“CHARLES BRADLEY, (1789–1871), eminent as a preacher
and writer of sermons published between 1818 and 1853, belonged to the
evangelical school of the church of England. He was born at Halstead,
Essex, in February 1789. His parents, Thomas and Ann Bradley, were both
of Yorkshire origin, but settled in Wallingford, where their son
Charles, the elder of two sons, passed the greater part of the first
twenty-five years of his life. He married, in 1810, Catherine Shepherd
of Yattenden, took pupils and edited several school books, one or two of
which are still in use. He was, for a time after his marriage, a member
of St. Edmund Hall, Oxford, but was ordained on reaching the age of 23,
without proceeding to a degree, and in 1812 became curate of High
Wycombe. Here for many years he combined the work of a private tutor
with the sole charge of a large parish. Among his pupils were the late
Mr. Smith O'Brien, the leader for a short time of the so-called national
party in Ireland; Mr. Bonamy Price, professor of political economy in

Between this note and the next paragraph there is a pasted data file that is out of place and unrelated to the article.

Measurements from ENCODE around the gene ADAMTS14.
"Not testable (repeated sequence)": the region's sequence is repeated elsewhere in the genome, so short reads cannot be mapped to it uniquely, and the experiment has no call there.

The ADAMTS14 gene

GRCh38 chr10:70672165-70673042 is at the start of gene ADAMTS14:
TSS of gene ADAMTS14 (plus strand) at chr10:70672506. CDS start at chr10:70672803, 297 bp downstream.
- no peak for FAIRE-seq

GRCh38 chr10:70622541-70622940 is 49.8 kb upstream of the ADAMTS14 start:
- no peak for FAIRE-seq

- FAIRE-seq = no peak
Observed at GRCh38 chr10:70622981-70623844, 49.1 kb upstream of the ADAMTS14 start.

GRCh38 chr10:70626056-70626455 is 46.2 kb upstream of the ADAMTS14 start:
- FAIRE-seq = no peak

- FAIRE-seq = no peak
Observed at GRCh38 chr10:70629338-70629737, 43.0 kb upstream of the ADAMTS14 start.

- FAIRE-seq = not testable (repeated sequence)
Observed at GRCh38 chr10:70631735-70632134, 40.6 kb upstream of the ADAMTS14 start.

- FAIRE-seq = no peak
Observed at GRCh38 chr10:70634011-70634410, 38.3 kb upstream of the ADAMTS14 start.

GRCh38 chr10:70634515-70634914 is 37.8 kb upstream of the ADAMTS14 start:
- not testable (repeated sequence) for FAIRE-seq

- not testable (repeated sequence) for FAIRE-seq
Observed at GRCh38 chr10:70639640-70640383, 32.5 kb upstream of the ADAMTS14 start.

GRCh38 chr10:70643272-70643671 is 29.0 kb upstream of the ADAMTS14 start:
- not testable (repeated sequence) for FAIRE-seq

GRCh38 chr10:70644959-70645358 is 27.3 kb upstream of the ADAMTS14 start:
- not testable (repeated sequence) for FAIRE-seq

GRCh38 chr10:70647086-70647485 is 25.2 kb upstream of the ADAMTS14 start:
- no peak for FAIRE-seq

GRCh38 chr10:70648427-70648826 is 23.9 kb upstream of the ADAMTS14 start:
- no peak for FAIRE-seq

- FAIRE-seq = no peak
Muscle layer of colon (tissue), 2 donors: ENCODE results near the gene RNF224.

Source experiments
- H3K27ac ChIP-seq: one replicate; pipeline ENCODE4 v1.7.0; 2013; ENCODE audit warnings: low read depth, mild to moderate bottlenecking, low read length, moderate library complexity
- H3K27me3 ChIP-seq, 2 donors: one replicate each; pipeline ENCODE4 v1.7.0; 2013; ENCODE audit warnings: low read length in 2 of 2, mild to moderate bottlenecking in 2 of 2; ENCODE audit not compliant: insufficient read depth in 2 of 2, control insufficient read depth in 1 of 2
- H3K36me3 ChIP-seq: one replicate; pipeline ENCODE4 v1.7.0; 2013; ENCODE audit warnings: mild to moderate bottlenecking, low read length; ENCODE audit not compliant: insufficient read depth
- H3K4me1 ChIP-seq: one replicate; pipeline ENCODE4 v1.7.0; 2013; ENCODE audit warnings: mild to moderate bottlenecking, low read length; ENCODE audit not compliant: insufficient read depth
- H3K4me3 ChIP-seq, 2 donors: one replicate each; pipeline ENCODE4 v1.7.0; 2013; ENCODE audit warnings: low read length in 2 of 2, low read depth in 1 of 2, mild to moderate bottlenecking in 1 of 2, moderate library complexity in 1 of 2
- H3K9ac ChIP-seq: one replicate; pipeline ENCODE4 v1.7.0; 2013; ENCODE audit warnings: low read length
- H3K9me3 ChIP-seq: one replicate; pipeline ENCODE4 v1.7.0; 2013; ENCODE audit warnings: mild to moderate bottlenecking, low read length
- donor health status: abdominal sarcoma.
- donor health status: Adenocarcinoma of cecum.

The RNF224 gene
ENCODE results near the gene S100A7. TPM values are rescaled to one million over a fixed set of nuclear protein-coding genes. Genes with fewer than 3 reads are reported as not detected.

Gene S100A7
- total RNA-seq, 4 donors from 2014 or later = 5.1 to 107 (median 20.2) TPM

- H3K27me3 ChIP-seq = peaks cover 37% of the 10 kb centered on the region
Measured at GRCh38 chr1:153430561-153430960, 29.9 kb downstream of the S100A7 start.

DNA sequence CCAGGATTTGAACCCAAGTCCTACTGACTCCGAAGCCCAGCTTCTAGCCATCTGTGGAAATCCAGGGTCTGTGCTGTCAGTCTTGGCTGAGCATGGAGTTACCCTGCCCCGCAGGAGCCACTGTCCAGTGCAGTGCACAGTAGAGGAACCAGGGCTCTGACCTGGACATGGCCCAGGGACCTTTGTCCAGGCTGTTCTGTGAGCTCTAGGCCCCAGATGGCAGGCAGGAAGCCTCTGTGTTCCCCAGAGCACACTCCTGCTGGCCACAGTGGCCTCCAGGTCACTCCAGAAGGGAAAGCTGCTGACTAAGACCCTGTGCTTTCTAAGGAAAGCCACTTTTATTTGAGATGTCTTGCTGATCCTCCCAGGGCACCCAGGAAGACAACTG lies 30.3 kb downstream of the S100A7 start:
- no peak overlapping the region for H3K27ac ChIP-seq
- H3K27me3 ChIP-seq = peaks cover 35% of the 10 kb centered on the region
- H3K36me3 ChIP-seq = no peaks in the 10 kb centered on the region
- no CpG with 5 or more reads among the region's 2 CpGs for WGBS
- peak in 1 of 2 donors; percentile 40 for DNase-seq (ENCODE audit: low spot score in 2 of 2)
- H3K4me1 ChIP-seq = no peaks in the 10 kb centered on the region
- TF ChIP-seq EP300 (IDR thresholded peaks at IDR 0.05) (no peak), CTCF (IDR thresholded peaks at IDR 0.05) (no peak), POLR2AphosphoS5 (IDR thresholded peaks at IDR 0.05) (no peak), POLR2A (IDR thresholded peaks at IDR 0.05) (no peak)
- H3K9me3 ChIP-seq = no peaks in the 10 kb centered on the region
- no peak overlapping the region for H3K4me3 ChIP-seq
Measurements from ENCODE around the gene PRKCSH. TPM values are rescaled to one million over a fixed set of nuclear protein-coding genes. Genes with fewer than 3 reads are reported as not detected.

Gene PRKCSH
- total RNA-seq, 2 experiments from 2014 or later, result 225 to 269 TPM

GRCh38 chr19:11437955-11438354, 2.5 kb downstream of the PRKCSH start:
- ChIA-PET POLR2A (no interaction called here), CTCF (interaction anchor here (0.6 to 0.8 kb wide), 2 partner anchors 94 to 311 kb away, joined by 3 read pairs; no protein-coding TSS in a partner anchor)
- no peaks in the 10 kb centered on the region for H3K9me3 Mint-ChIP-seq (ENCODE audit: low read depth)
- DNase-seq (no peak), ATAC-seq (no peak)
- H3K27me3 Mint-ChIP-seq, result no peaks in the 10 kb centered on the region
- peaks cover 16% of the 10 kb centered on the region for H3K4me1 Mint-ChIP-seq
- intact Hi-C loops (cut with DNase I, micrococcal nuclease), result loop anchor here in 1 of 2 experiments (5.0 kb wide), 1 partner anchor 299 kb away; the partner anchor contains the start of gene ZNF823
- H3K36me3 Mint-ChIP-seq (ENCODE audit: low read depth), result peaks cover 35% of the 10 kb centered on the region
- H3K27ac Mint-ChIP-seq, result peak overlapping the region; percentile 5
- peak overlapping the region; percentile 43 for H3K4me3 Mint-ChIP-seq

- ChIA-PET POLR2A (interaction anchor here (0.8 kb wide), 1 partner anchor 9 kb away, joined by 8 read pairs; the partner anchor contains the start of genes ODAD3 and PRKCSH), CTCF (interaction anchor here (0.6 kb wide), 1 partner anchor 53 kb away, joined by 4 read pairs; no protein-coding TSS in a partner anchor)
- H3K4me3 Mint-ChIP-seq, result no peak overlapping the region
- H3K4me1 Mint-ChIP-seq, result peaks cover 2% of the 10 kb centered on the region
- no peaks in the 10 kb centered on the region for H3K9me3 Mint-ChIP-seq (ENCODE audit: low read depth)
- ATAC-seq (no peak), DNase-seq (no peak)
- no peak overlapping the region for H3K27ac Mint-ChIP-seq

the university of Oxford; and Archdeacon Jacob, well known for more than
half a century in the diocese and city of Winchester. His powers as a
preacher soon attracted attention. He formed the acquaintance of William
Thomas Scott, the
commentator, Daniel Wilson, and others; and a volume of sermons,
published in 1818 with a singularly felicitous dedication to Lord
Liverpool, followed by a second edition in 1820, had a wide circulation.
The sixth edition was published in 1824, the eleventh in 1854.
In the year 1825 he was presented by Bishop
Ryder (then bishop of St. Davids, afterwards of Lichfield) to the
vicarage of Glasbury in Brecknockshire. Here a volume of sermons was